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Survey finds religious practice limited stress during pandemic


Pascal Deloche | Godong

J-P Mauro - published on 06/02/21

Respondents suggest that even online Masses helped contribute to a sense of well-being.
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A survey conducted in late 2020 has revealed a correlation between religiosity and decreased levels of stress over the course of the pandemic. The Catholic University of America study questioned 1,600 U.S. adults, 40% of whom were Catholic.

Maintaining or increasing one’s religious practice was found to be a boon to mental health during the pandemic. Respondents who placed a high importance on faith reported a greater sense of well-being. Less than 20% of respondents suggested their mental health declined.


Attendance at in-person religious events was the area of sharpest decline, due to church closures. Private religious practice, however, was found to have flourished during the pandemic. As much as 35% of respondents said they have increased the frequency of prayer in the last year. Additionally, study of scripture increased by 19%.

Even with limited church attendance, 15% of respondents said they have increased their attendance at religious services. This group alsotended to be those who said they rarely attended services prior to the pandemic. They were also found to have the lowest mental health scores.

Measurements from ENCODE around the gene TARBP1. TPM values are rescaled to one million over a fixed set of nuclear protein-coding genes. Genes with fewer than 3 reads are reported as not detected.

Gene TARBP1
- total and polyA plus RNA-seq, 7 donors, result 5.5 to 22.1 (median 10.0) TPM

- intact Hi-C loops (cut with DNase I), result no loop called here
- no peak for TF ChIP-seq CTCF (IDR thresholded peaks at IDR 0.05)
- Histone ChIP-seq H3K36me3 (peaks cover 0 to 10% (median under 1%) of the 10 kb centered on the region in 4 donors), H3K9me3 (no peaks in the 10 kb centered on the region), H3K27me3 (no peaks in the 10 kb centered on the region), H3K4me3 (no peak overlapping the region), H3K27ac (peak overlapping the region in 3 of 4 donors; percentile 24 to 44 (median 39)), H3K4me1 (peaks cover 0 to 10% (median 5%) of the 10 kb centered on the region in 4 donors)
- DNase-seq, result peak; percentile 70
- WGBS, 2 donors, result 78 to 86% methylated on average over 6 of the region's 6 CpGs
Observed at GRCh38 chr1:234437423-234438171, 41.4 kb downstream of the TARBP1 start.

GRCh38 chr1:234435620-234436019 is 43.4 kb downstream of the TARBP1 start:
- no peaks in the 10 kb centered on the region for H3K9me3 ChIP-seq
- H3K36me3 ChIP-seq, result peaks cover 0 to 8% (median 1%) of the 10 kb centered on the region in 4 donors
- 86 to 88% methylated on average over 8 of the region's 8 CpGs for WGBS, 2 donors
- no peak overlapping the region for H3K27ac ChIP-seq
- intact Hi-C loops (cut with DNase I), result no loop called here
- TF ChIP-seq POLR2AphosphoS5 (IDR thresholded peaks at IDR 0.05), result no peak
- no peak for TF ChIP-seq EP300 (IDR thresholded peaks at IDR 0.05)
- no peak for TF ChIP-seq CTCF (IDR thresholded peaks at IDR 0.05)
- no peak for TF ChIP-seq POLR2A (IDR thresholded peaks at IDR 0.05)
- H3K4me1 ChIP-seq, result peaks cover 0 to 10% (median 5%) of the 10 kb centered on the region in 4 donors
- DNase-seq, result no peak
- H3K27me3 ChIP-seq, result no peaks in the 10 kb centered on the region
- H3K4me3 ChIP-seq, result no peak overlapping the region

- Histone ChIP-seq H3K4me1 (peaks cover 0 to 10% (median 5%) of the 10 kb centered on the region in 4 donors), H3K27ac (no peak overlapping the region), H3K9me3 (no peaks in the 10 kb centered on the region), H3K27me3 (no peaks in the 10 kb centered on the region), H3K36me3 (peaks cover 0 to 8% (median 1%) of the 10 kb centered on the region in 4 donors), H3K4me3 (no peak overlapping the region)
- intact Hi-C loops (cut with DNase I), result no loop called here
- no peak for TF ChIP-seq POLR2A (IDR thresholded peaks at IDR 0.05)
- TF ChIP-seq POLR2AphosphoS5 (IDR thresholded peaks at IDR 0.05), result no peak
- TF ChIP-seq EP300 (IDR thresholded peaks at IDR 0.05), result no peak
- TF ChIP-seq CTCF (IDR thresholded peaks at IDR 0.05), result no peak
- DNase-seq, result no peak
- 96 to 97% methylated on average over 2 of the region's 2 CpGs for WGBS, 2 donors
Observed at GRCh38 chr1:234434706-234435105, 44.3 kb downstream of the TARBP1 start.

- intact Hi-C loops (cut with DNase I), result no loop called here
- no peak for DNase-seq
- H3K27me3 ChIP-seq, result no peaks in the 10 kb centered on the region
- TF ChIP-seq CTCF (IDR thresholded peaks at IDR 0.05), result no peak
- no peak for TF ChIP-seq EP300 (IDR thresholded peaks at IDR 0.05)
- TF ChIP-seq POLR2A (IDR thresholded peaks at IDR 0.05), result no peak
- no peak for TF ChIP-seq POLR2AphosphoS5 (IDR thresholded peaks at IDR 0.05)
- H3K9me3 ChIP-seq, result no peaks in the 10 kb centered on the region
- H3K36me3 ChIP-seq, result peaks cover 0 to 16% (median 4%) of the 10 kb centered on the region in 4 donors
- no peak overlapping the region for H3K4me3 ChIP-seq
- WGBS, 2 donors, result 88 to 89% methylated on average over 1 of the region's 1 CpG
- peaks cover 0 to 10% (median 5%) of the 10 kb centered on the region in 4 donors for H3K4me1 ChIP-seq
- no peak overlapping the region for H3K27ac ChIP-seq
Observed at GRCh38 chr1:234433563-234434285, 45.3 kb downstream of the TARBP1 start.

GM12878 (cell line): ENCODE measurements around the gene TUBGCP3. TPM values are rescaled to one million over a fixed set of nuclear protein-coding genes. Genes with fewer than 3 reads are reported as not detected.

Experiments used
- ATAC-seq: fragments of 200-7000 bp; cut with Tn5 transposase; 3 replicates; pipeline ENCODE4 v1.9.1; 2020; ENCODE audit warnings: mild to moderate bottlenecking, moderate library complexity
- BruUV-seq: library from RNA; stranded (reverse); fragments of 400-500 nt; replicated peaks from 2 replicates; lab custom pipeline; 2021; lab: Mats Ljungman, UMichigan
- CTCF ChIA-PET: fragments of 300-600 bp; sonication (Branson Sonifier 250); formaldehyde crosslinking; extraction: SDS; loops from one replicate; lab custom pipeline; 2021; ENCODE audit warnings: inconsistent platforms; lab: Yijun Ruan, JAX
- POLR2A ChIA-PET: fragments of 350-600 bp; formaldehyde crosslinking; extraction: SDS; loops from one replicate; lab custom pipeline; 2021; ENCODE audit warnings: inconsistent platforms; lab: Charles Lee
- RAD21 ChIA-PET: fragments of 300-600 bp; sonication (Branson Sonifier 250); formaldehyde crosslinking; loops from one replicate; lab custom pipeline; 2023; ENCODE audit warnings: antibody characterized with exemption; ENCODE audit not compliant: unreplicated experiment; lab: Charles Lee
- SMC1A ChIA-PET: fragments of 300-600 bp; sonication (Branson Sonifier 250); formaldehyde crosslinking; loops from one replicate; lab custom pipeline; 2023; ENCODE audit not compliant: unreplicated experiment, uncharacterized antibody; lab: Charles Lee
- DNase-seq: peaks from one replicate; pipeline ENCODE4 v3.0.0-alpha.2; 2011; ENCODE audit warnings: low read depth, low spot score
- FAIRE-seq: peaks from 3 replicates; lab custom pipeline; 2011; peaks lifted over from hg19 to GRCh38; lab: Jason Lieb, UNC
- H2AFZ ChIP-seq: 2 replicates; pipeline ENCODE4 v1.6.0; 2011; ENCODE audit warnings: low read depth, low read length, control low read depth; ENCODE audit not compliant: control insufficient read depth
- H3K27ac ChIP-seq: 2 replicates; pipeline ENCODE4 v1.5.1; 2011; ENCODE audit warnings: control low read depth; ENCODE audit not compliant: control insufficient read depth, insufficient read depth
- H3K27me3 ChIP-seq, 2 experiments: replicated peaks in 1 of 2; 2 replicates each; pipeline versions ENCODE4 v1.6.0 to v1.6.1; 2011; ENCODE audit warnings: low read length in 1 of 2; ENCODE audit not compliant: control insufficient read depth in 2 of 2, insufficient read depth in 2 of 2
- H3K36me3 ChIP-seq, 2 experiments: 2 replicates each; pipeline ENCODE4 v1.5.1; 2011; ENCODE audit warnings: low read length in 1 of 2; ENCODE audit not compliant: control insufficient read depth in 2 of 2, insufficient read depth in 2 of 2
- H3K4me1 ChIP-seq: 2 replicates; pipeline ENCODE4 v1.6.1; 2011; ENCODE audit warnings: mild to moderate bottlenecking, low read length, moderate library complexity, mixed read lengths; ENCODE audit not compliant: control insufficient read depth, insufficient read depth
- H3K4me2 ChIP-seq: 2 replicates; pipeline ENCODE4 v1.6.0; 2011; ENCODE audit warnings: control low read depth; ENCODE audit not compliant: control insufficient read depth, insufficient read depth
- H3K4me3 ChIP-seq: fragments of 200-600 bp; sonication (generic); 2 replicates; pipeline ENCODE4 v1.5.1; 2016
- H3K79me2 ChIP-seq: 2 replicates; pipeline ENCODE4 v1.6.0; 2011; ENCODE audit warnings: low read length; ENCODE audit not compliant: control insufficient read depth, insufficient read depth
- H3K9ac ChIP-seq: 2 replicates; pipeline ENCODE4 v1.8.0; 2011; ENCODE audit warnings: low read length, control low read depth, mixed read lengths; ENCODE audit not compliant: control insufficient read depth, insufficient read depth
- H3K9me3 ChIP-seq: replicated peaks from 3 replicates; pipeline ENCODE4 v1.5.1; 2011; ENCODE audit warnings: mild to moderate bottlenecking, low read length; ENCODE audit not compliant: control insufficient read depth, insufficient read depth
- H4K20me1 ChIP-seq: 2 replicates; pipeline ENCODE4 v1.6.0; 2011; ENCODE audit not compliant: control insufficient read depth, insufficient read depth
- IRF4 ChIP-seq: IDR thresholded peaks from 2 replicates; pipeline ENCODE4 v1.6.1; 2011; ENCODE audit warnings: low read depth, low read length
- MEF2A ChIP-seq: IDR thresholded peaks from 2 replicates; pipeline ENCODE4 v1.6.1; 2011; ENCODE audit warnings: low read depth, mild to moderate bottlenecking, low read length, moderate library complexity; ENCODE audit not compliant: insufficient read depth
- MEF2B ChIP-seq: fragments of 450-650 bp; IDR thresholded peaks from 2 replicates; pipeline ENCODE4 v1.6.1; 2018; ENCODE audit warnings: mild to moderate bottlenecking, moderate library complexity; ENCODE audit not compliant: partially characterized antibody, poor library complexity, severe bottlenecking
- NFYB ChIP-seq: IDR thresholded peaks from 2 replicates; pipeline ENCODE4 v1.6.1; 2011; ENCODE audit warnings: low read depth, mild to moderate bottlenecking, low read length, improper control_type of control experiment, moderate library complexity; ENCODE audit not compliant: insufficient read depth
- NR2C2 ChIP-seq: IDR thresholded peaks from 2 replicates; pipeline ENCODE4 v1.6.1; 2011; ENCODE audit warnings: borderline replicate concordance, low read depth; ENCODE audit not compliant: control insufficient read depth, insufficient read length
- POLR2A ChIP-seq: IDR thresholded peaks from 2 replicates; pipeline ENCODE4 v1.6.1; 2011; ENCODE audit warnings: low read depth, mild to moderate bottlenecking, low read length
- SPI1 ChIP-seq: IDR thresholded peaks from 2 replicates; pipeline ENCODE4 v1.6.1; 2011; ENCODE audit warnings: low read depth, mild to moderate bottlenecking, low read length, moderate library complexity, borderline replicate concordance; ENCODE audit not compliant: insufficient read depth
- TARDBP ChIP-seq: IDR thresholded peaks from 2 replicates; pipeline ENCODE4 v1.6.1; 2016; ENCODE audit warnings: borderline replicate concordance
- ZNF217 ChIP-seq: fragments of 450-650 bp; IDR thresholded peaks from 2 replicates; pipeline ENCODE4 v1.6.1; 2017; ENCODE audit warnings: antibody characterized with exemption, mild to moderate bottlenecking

Online services

Online services were not only found to be effective, but many suggested that the medium should remain in use. Catholic Philly reports 44% of respondents suggested that they would combine in-person and online services, moving forward. A slim minority suggested they would only attend online services. 

In a May 21 webinar hosted by the Catholic University of America, Scott L. Thumma, professor of sociology of religion at Hartford Seminary, suggested that online services should stay. He noted that those who have responded well to online services may stop attending any services should they disappear. He said: 

“There’s a strong push now to not go back to face-to-face.” Worshipers “won’t like it if that goes away. In fact, they may drop back off.”

Surprisingly, a fifth of those questioned reported feeling closer to their faith community. This suggests that the efforts of the Church to keep the faithful connected have been somewhat successful. Further, a solid quarter of the responses suggested religion had become more central to their daily lives. 

Pandemic precautions

When it comes to returning to in-person services, the vast majority believe that pandemic safeguards should stay. As many as 82% of respondents said Mass-goers should continue to wear masks and 81% said they should maintain social distance. Over 60% believed that the lockdown was justified and only 4% believed that the world pandemic was a hoax. 

Read the full study at The Catholic University of America.

CatholicismMental HealthUnited States
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